Can You Ride Your Horse Through a Flu?

You wake up after having a fitful night, coughing, wheezing and constantly grabbing for that next tissue. Your chest feels it's in a vice, you can't eat and you've got the blues. What you really have is the flu, and when your horse has it, he doesn't feel any better.

With many major horse shows and competitions taking place during the next two months, the likelihood your horse will contract the flu--if you're one of those traveling--is fairly high. Influenza is a virus and is very contagious in horses. The flu in horses is caused by two distinct strains of influenza virus. Symptoms include inflammation of the nasal passages and throat, fever, coughing, wheezing, lack of appetite and depression. Because the flu is a virus, there is little that can be done to cure it, other than to treat the symptoms and increase the comfort level of its victim. However, when your horse also happens to be a competition animal and an excellent athlete, it's difficult to wait for a flu to run its course.

Influenza virus infections are common among young horses in training, and outbreaks of the virus occur at least annually in most horse populations. In a study conducted at The Ohio State University to determine the effects of exercise on horses infected with influenza as compared with infected horses given stall rest (under guidelines of the OSU Animal Care and Use Committee), it was concluded that while the exercised horses did not have the virus any longer than those given stall rest, the symptoms were definitely exacerbated by exercise. Exercised horses were worked on a treadmill five days a week at six miles per hour.

In the study, all the horses exhibited signs of the virus within 36 hours of infection, including fever, coughing, nasal discharge, lack of appetite and depression. Those symptoms persisted for 13 days following infection and were more severe in the exercising horses. Fever also developed in all horses and was persistent for 11 days following infection. Pneumonia eventually developed in all horses, with the viral infections being more dramatic in the exercised horses. While all horses experienced weight loss within four days of infection, exercised horses lost 40 more pounds than those having stall rest, and the exercised horses continued to have lower weights for a month. Exercised horses also appeared to have a delayed recovery from exercise.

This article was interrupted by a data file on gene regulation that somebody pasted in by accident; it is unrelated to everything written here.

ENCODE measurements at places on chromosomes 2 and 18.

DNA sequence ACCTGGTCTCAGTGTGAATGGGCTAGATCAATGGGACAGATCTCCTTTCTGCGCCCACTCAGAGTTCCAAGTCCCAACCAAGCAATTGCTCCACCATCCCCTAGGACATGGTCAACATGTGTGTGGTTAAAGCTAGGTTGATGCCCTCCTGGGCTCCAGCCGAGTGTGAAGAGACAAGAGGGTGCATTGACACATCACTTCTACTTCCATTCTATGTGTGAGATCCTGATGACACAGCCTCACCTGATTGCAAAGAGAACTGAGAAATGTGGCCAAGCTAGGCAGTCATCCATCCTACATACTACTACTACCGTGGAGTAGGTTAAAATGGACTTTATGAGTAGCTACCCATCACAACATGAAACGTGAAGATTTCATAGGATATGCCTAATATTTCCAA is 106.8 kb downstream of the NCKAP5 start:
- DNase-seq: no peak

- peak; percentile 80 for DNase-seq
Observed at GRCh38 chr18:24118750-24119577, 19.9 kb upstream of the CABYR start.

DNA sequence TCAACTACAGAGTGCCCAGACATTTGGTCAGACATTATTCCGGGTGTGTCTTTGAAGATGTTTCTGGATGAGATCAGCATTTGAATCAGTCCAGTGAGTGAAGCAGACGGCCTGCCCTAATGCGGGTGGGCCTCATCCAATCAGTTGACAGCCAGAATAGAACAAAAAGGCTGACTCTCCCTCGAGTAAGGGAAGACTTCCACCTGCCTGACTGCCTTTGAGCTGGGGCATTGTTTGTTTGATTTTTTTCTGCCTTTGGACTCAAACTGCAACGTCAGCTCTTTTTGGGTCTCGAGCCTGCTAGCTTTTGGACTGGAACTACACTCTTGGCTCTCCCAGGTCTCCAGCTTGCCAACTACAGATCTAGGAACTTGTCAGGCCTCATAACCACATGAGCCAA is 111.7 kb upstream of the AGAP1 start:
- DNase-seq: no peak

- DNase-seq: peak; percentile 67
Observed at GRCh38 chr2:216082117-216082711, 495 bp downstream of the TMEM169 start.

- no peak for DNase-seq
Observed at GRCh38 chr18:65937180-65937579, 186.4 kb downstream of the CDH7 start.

Obviously, the exercised horses tended to exhibit more severe clinical signs of respiratory disease from the first day of infection until about the ninth day following infection. Clinical signs were resolved in both the exercised horses and those receiving stall rest by the fourteenth day following infection.

While horses infected with influenza were able to exercise without developing incapacitating disease, and while it appears that the exercise did not prolong the effects of the virus, it is important to note that the study did not mimic the adverse conditions that might be encountered in training environments. Horse owners should keep in mind that in keeping their top athletes fit, it is best not to exercise their sick horses. If exercise is necessary, use only mild to moderate exercise at the maximum, i.e., walking or trotting on a line. Clearly, the effects of the disease will not dissipate any sooner than it normally takes for the virus to run its course.

If your horse contracts influenza, you should be cautious about exercising your horse at all, and be aware of the signs of distress your horse might exhibit while exercising. Contact your veterinarian regarding methods you can use to prevent influenza in your traveling animal and what you can do to ease him through a couple of weeks of discomfort and misery.

About the Author

Diane Gross, DVM

Diane K. Gross, DVM, is currently a PhD candidate at The Ohio State University under the supervision of Paul Morley, DVM, and is presenting her findings of this study during the 1997 AAEP Convention in Phoenix, Arizona. Research will continue in this area.

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